Tax reform - what does it mean for investors?

November 5, 2017

The White House has released a framework for tax reform, and although it is far from certain what the final product will look like, or even if any such reform will be passed, it's not too early to contemplate what this might mean for investors.

There are four primary changes to the individual code being proposed: 

• Simplify tax bracket structure by shrinking the current seven tax brackets into three (12 percent, 25 percent and 35 percent). Currently, the top bracket for those with annual incomes in excess of $418,400 (or $470,400 for a married couple) is 39.6 percent. However, the proposal does not indicate what level of incomes apply to which brackets.

• Essentially, double the standard deduction. For a married couple, the proposal calls for a standard deduction of $24,000. Effectively, this means if your taxable income is under $24,000, you would owe no federal income tax.

• Eliminate many itemized deductions, but retain some deductibility for mortgage interest and charitable contributions.

• Repeal the estate tax (aka "death tax") and eliminate the alternative minimum tax. This is a politically popular proposal, but under current tax law, it impacts only those with estates in excess of $5.49 million ($10.98 million for married couples).

The proposal also calls for tax cuts for businesses. For small business which utilize a pass-through structure, the maximum tax rate would be 25 percent, and for corporations, the top tax would be 20 percent. There are also provisions for allowing the immediate expensing of capital investments (as opposed to amortizing over many years), and a one-time incentive for corporations to bring home profits currently held overseas. The full proposal can be viewed at

Implication for investors?

Assuming that any legislation passed will look somewhat similar to the White House proposal, there are several important implications for investors.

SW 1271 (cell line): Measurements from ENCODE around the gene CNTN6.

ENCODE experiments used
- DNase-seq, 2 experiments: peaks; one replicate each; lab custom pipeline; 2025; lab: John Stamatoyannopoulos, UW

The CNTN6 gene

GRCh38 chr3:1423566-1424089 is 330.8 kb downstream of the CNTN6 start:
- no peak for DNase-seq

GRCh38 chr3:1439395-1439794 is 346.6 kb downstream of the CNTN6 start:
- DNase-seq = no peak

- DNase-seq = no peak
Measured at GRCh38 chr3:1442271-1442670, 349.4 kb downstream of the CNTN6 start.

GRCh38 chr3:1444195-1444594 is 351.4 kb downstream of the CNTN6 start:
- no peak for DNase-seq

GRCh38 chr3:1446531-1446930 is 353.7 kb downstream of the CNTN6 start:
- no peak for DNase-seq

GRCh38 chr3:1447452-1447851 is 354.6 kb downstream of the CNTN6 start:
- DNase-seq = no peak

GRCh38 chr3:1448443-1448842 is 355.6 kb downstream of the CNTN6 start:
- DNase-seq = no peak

You may want to rethink the type of income your investments produce and where investments are held (qualified vs. non-qualified account). For example, dividend income is generally taxed at a lower rate than interest income. However, depending on the final brackets created in the tax package, many retired investors may find themselves in a zero effective tax bracket.

Distribution strategies should be refined. If you are drawing income from a retirement account as well as a non-retirement account, you may want to change the allocation of income to maximize your after-tax income.

Some investors with qualified IRAs may find opportunities under the new brackets to convert a portion of their traditional IRA to a Roth IRA. Roth IRAs are not subject to the Required Minimum Distribution rules and allow for eventual tax-free distributions.

Homeowners may find, given the proposed higher standard deduction, that the interest on their home mortgage does not have any tangible tax benefits. Without the mortgage interest deductibility, some investors might decide to pay off their mortgage.

Also, there could be several interesting investing twists that derive from any tax reform. The White House proposal calls for a one-time incentive for corporations to repatriate profits that are locked up overseas. It is estimated that U.S. companies are holding over $2 trillion in profits overseas. A significant amount of this cash might be used for dividends, share repurchases and reinvestment. Investors in those companies that have the largest hoard of overseas cash would be the obvious potential beneficiaries.

If tax reform does indeed eliminate many corporate loopholes in favor of a new, lower 20 percent tax rate, there will be winners and losers. For example, companies within certain industries, such as utilities and telecommunications, have been paying less than 20 percent federal tax for some time. Any tax reform and reduction of corporate loopholes will likely mean some of these companies actually pay more taxes, which may, in turn, strain their ability to pay dividends.

You can expect intense behind-the-scenes lobbying by certain industries to retain their preferential treatment, and this is obviously a fluid policy discussion in Washington. However, it's not too soon to begin thinking about how any change in the tax code will impact your investment decisions.

Jonathan Lokken, CIMA, is managing principal of Lokken Investment Group LLC in Lewes. He has been professionally managing client investments since 1997. Visit for details or call Lokken Investment Group LLC at 302-645-6650 for more information.